I am without my new car once again.
I dropped the car at the dealership effectively “bookending” my weekend with service appointments. I felt positive. They told me the service manager at this new dealership was a “Forester Whisperer,” and could diagnose just about anything. I told them keep it as long as they need. No rush. In fact I didn’t want this car back unless they diagnose what is causing the stutter, which in my mind is directly related to the oil consumption. The car “stuttered” the entire way to the dealership on Friday morning. (Something is happening when the car sits.) And the engine sounds different from drive to drive.
And now…I get the call from Subaru. “We can’t replicate the problems.”
It’s amazing what you find out when you reach out to the general public. What did I learn? I’m not alone. These are known issues. I’ve been in contact with several others with the exact same car with the exact same issues. As you would expect, each owner gets a different story from Subaru. “Low rpm stumble,” and excessive oil consumption seem to be tied together in 6-speed manual models.
Found this on a forum…..this was written by someone else with the same car and exact same issues.
Finally picked up my subaru from the dealer and waiting for senior rep to call me back with options reguarding my bucking issue that they have no fix for. Drove up to the mountains for a few days. After driving it for a couple hours straight and shifting plenty climbing the mountains, I can confirm I too have rev hang/increase on my 2017 6 speed 2.5i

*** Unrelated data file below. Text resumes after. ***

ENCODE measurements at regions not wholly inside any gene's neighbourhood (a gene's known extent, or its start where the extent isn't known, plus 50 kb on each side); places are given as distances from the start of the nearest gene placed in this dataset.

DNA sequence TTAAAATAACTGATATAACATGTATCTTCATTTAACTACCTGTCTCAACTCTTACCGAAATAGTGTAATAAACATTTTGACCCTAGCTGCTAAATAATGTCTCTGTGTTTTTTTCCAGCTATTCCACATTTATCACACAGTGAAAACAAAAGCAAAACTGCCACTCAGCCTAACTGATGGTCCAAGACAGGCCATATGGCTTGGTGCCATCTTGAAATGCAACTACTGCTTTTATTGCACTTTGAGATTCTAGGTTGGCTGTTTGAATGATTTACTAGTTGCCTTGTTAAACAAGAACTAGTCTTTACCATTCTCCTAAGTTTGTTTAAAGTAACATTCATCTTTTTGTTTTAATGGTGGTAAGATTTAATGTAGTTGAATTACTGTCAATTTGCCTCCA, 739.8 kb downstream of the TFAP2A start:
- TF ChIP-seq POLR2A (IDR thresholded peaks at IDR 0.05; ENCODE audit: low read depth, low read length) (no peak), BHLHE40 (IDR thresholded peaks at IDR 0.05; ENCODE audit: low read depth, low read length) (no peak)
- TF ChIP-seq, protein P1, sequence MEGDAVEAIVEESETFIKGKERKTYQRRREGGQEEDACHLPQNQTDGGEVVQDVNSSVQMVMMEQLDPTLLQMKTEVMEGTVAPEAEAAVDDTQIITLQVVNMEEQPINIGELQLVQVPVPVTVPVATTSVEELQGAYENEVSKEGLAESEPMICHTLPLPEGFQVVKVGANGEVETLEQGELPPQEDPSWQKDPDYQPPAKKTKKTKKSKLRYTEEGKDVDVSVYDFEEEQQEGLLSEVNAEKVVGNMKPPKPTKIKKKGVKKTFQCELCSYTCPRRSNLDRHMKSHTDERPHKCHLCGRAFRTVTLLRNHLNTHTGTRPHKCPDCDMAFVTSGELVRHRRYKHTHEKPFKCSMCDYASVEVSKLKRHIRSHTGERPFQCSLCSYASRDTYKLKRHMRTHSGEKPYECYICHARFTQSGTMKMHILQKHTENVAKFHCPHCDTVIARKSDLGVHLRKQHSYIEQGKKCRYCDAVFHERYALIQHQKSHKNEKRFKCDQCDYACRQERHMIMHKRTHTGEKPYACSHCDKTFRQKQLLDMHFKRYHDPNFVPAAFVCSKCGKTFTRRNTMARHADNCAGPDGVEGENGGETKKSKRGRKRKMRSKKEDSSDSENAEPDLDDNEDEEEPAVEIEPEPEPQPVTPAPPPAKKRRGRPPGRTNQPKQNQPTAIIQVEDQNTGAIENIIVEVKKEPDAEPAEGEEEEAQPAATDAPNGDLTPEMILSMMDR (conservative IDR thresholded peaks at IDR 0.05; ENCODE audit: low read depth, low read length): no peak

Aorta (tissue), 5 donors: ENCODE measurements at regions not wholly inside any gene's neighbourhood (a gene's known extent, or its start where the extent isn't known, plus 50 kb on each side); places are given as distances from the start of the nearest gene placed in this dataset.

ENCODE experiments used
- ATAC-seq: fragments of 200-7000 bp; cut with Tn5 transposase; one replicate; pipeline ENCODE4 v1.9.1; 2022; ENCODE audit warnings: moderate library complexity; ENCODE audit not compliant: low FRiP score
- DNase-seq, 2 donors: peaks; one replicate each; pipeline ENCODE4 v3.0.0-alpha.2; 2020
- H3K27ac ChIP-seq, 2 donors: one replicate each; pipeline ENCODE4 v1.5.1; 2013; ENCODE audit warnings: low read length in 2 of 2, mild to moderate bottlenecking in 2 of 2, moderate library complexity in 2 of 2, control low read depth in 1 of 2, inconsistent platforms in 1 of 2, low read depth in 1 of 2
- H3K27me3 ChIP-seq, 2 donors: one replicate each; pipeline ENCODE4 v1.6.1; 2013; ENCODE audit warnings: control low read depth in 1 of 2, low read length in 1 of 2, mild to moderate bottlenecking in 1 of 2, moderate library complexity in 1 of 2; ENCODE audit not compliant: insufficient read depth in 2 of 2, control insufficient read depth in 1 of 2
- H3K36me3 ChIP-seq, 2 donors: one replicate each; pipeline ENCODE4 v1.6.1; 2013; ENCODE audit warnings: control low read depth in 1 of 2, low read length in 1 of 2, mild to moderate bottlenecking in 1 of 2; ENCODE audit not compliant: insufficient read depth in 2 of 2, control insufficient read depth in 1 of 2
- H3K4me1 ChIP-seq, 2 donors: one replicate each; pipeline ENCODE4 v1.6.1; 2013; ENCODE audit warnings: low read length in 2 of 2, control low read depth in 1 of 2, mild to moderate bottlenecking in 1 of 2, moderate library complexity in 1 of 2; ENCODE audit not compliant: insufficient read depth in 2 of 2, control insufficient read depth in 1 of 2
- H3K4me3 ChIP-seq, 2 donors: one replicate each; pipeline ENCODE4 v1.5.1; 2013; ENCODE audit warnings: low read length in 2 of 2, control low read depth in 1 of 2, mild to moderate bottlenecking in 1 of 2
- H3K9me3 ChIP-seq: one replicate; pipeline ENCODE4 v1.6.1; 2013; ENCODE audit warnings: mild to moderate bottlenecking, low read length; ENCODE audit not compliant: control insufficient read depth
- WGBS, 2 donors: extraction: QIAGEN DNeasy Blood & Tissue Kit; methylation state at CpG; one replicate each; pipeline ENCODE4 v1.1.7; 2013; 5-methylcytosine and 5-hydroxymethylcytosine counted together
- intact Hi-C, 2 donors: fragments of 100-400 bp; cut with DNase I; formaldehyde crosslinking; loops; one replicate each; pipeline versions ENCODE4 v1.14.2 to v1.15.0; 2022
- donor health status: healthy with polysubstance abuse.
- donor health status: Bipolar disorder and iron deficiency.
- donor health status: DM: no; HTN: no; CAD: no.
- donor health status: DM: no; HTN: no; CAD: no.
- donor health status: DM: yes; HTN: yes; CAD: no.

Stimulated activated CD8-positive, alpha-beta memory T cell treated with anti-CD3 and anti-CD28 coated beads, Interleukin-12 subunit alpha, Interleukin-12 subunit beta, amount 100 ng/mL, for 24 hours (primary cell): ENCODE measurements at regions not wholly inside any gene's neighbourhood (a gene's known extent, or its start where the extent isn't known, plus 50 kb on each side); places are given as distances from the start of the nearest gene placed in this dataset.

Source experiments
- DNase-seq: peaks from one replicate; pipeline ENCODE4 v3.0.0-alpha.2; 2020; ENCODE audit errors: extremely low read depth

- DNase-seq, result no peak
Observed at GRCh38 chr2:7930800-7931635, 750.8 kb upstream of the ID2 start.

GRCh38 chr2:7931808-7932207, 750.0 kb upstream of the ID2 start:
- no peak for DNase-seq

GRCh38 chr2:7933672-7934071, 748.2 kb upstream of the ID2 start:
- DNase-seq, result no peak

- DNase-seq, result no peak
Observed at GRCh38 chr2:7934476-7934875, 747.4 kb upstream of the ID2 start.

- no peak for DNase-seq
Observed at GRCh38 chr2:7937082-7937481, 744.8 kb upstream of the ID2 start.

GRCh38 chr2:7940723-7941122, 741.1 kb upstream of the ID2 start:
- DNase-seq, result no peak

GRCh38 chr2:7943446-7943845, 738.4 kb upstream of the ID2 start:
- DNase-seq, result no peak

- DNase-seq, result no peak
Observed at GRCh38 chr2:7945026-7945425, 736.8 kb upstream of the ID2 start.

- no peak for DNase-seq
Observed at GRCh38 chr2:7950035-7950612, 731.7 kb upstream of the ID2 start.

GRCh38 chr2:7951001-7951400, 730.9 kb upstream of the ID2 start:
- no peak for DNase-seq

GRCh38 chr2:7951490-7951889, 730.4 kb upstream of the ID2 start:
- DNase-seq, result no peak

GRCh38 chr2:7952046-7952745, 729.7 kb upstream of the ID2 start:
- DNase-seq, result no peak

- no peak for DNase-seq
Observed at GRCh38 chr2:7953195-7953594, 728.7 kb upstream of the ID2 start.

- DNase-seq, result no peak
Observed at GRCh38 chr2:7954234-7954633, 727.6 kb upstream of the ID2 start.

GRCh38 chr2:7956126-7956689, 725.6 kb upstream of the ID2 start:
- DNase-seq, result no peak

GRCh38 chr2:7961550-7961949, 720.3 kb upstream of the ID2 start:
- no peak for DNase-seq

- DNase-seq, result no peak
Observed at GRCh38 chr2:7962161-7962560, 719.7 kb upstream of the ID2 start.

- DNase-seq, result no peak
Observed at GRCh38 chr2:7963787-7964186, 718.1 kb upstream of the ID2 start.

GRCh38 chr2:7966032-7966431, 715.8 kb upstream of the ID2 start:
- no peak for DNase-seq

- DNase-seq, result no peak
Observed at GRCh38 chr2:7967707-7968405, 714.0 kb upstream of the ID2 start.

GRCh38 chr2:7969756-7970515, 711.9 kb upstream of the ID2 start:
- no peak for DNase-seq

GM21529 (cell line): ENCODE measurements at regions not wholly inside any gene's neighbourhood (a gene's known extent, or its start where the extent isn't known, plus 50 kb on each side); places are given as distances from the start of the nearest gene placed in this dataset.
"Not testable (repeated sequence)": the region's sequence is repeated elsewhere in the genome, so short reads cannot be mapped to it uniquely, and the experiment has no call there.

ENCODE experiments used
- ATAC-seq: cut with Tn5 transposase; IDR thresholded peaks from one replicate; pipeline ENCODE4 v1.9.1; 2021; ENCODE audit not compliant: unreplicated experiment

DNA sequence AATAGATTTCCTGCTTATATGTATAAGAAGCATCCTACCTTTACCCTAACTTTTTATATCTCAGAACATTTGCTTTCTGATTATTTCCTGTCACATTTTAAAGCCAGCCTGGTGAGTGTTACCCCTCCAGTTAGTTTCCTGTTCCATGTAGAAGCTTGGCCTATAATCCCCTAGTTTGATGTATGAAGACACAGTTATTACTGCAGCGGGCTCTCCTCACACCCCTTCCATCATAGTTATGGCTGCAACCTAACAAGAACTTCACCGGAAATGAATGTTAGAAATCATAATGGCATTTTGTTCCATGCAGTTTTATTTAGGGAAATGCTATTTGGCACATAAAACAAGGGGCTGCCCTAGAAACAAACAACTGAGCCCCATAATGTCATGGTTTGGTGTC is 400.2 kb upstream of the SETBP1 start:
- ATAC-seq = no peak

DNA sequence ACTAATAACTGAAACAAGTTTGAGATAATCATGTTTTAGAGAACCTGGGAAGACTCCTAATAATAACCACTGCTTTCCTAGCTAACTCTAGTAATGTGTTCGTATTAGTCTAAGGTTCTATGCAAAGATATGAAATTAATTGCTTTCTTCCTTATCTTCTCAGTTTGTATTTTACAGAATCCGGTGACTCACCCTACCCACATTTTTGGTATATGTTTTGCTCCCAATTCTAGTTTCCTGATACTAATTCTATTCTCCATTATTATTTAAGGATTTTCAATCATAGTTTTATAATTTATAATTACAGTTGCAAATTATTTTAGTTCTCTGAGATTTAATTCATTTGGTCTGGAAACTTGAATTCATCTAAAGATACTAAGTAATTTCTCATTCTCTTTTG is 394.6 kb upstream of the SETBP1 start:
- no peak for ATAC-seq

And just tonight, I noticed my engine getting really loud when using it to control my hill descent at around 2500 rpms. I’ll check my oil when I fill up to see if THATS an issue too. Like the above poster, this is the ONLY car that “checks all the boxes” for me. So I’m really bummed out that it’s been such a problem so far. 480 miles on odo. Subaru called me Thursday to tell me they’d call me Tuesday. Then they called me Tuesday to tell me they’d call me Friday. They called me today to tell me they’d call me Monday. Brand new car. $30,000. Doesn’t run properly. And still no answers from subaru. Not a happy customer.
I’ve also spoken to several former dealership people, asking for advice as to how to navigate this situation. Each has expressed confusion about Subaru’s response, or lack of response. What you hear immediately is “This is a buyback vehicle.”
I’ve spoken to a Lemon Law attorney in Los Angeles, and the ball is ready to roll. Subaru can play games by saying “We can’t diagnose anything,” but I will just keep returning it to the dealership until they find the actual issue. At this point, in this condition, the car is of no use to me.
If you are still thinking of Subaru just don’t buy a manual transmission, at least in the Forester. Brand new Crosstrek might be okay, which is the only other manual they offer in the “big three,” of Outback, Forester and Crosstrek. Also, you might get a good one or a bad one. Get them to note that if you have oil consumption issues it’s an automatic buyback, no three strikes you’re out or bogus “1200-mile oil burn test,” because then, like me, you are trapped with a faulty vehicle.
I didn’t ask for this. Nor is there any benefit for me to have to endure this buying experience. I’m in the for long haul. I will continue to write about this and share this story because I’m lucky. I have a lifestyle that allows for me to fight this. I know there are others out there who aren’t so fortunate.
I feel bad for some of the people involved because I know they just want me to go away, and I know that most of the cars Subaru makes are good. There doesn’t seem to be any urgency to really diagnose the problem. I asked yesterday if my only option was to drive it until something truly horrible happened, like the motor gives our or blows up, and was told that would help them narrow down the cause.